Following is “Rotary Credo” with a more acoustic-sounding opening provided by circulating violin samples.  Popping surface noise enters, serving a bit of a rhythmic function as tense countermelodies building up the anxious nature of the track.  Here, we get an example of Astvaldur’s skill of changing the context of a melody.  At the beginning of the track, the aesthetic is especially human-sounding, but by the end the song is more metallic and sterile.  Rather than building layers and layers in a traditional dance way, the track takes one set-up and puts it through a different lens.

“Flesh” is perhaps the most traditionally contrived song structure.  Opening with non-specific robotics, the track eventually dives into an almost hand-drum patterns with quick, subdued rhythmic sounds.  This becomes the foundation for the track as sweeping electric sounds develop over top serving a quasi-melodic role.  Still, there’s a bit of a detached mood to the track, but this would probably be the tune most worthy for the trance/dance setting.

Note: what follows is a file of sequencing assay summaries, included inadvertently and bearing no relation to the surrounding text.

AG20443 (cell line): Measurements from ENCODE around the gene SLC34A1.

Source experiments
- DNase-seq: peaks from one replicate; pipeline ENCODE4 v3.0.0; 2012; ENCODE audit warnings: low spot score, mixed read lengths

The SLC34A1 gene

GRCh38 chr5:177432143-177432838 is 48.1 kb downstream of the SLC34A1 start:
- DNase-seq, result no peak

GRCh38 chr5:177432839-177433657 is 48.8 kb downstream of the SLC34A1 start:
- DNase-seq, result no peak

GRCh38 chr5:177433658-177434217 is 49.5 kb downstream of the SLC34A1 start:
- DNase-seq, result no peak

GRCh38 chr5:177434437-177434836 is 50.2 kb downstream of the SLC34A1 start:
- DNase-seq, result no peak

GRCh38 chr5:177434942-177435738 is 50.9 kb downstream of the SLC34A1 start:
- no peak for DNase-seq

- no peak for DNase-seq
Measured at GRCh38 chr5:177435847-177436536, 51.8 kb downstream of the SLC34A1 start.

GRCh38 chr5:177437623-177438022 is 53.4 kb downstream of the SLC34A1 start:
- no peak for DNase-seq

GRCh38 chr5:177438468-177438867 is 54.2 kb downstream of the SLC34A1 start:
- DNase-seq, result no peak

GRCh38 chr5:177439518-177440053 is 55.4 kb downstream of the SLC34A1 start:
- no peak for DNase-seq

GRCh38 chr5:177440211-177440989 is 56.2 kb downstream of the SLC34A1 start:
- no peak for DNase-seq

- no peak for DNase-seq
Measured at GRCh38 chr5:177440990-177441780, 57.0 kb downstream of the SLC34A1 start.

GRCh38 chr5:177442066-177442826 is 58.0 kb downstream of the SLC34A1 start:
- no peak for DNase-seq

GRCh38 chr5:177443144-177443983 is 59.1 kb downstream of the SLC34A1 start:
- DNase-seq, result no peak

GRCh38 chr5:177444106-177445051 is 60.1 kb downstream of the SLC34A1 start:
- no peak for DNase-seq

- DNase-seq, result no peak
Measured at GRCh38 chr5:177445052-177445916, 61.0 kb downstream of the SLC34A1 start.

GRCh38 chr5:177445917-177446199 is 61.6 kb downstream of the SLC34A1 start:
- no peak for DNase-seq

The last major accomplishment of the record is probably the intriguing textures that Astvaldur is able to put together.  This is something that’s achieved over the course of the whole picture.  It’s not just that Astvaldur achieves a unique sound-space and works with it on each track, it’s moreso that he’s consistently able to offer new musical findings.  From the scratchy acoustics of the beginning of “Rotary Credo” to the swirling candy of “Mother” that gets bottomed out by pressing piano pulses and even the plucked electronics of “Punture”, At Least proves that Astvaldur’s bag of sounds is especially large and unique.

At seven tracks, the album is certainly a quick listen and the slight lack of standout singles makes it a bit forgettable.  In the future, it would probably be best for Astvaldur to focus his energy on structured pieces, but his ability to play with anticipation and conjure unique sonic spaces is clear and his work could offer a nice balance between dance-able and violent experimentation with a bit more focus on songwriting down the road.